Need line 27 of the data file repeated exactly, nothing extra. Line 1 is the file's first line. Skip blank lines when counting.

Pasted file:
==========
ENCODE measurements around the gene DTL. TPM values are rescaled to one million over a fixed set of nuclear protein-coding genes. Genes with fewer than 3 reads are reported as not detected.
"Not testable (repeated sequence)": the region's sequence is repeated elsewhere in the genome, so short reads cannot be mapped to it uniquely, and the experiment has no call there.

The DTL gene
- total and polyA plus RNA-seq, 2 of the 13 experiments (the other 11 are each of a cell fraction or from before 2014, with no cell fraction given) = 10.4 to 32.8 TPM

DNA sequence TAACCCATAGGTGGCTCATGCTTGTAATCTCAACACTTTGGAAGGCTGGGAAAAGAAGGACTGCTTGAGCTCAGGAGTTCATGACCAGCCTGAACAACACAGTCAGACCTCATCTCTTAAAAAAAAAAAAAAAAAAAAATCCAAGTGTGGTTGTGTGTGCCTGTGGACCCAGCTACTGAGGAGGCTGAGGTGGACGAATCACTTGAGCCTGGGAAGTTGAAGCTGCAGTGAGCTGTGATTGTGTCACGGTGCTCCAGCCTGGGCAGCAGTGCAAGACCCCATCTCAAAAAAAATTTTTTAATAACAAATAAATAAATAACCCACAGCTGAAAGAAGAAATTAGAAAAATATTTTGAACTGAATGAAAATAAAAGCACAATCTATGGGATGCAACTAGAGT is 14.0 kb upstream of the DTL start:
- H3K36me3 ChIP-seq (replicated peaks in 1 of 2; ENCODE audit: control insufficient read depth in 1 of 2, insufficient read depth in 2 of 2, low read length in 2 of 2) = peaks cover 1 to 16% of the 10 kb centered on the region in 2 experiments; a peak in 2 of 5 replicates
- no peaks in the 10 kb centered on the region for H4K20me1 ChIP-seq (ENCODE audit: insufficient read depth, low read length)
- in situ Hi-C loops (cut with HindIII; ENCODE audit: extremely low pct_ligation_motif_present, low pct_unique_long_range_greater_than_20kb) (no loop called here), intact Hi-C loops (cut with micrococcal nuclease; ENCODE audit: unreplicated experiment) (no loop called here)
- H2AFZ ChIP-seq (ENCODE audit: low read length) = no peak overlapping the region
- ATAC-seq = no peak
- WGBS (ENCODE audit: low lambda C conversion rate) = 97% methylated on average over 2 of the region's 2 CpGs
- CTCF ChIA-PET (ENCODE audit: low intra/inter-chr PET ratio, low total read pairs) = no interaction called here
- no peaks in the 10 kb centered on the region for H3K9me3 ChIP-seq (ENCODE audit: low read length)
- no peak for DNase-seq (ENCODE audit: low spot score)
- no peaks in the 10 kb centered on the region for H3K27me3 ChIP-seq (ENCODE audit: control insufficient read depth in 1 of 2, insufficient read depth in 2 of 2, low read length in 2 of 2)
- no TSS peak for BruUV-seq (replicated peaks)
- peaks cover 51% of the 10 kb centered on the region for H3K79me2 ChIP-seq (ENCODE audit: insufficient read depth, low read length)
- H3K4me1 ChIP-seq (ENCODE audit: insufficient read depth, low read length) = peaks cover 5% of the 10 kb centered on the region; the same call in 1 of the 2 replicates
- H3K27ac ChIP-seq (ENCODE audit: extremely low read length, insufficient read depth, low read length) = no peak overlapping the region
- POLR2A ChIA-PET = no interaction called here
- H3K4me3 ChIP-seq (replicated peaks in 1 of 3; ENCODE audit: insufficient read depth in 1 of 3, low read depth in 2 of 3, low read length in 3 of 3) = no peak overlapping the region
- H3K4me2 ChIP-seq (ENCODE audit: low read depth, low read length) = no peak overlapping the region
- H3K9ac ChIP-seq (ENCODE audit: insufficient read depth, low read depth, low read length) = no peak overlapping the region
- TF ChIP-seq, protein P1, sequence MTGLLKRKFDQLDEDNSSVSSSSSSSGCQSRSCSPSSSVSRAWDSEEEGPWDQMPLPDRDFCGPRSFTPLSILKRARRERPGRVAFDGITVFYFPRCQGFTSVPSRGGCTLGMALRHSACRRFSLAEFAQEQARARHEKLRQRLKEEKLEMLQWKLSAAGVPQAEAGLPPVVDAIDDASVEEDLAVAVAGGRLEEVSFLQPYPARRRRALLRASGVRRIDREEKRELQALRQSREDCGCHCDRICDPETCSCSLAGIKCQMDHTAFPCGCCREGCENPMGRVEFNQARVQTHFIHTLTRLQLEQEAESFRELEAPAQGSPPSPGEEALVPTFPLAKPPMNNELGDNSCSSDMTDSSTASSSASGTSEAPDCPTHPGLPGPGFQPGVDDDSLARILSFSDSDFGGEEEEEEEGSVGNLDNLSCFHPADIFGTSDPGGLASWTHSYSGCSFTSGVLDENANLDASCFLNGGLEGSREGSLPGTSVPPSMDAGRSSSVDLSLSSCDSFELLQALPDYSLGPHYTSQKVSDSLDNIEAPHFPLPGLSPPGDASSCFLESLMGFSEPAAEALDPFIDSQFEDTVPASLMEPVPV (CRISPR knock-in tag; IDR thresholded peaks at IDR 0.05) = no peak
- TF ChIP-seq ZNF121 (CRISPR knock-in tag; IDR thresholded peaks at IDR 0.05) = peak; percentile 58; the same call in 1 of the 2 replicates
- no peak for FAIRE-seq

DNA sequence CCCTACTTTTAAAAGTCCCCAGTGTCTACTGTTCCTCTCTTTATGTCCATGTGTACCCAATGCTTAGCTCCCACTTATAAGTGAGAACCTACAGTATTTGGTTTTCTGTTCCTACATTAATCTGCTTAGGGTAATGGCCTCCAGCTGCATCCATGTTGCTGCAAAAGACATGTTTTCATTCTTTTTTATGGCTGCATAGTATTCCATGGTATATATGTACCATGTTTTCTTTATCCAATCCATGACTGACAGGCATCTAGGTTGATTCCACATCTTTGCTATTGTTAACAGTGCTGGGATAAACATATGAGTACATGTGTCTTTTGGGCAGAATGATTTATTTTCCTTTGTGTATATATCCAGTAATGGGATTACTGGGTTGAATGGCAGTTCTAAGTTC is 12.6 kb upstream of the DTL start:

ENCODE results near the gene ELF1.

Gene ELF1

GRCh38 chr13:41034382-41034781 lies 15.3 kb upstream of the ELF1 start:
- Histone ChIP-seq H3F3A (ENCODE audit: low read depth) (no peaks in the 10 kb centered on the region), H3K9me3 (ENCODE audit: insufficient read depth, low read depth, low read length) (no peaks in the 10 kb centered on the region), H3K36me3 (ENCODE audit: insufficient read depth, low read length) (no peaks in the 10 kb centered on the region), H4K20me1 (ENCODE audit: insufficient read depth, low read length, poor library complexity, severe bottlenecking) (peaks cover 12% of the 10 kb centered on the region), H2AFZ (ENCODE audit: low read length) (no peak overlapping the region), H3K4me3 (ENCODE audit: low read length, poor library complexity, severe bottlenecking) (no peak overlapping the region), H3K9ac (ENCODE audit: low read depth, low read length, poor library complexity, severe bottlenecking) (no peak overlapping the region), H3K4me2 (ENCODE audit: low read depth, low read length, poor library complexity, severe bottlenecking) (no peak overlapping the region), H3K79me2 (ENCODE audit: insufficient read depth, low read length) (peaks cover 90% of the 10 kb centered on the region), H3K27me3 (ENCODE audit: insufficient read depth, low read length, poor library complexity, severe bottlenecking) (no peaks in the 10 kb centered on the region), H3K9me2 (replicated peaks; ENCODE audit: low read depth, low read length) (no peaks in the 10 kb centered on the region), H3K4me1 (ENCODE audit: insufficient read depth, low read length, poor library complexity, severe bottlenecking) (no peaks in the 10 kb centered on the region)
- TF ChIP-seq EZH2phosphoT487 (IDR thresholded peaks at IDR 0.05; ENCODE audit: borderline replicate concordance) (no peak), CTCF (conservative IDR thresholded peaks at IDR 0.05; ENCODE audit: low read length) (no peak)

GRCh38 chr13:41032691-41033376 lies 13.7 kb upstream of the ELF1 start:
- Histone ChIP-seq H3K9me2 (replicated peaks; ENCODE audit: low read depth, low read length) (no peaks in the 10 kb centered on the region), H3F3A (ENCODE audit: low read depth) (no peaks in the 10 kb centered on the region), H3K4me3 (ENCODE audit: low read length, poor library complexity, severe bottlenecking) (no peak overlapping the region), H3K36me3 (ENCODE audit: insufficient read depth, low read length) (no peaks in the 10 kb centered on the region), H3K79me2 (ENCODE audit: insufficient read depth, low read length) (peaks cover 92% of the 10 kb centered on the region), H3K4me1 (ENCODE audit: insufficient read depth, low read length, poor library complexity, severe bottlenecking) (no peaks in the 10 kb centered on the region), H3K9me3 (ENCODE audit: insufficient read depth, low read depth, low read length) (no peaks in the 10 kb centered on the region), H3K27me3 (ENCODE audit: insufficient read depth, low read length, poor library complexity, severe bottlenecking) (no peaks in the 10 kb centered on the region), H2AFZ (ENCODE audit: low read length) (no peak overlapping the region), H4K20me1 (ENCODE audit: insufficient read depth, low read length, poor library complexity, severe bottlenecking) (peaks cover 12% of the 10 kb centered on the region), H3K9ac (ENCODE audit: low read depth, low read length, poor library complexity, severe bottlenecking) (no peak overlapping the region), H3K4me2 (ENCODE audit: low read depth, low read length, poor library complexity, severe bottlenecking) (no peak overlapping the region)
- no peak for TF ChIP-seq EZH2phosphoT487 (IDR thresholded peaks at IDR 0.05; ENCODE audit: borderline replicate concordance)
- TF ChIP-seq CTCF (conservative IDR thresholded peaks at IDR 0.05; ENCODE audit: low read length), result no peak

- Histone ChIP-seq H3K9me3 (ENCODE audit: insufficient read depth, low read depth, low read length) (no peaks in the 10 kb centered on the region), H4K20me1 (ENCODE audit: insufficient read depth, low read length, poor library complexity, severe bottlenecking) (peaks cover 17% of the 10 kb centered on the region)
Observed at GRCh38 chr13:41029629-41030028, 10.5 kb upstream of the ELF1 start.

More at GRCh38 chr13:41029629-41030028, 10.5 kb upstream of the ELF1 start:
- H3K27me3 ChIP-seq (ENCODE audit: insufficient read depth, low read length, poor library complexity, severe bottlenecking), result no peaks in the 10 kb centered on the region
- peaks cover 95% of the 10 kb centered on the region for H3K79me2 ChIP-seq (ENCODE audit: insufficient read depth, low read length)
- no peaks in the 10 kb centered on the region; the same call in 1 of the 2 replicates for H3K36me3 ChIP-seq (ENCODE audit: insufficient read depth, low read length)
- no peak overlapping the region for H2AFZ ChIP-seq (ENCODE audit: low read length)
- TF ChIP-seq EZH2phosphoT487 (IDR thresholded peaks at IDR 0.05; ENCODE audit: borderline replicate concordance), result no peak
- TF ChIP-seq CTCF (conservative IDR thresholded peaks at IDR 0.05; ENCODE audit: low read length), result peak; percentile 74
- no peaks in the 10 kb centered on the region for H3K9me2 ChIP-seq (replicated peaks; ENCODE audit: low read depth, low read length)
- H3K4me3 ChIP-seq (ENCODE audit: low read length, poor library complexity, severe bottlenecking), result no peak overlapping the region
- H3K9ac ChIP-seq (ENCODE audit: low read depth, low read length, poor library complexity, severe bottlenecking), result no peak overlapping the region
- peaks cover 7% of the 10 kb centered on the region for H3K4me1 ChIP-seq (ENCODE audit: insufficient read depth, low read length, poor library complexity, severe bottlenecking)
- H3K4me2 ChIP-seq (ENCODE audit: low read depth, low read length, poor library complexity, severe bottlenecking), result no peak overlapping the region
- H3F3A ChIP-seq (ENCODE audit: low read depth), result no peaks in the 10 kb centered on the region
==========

DNA sequence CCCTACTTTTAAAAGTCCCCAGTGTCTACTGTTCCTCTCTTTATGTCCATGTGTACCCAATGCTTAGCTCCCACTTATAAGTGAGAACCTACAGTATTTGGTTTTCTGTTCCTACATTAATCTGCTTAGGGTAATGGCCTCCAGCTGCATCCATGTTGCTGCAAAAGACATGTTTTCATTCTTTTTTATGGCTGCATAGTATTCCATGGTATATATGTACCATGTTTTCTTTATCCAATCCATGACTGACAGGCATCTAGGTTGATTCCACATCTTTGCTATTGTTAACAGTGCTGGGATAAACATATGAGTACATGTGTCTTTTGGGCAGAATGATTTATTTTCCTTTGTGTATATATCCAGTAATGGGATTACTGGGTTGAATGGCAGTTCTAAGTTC is 12.6 kb upstream of the DTL start: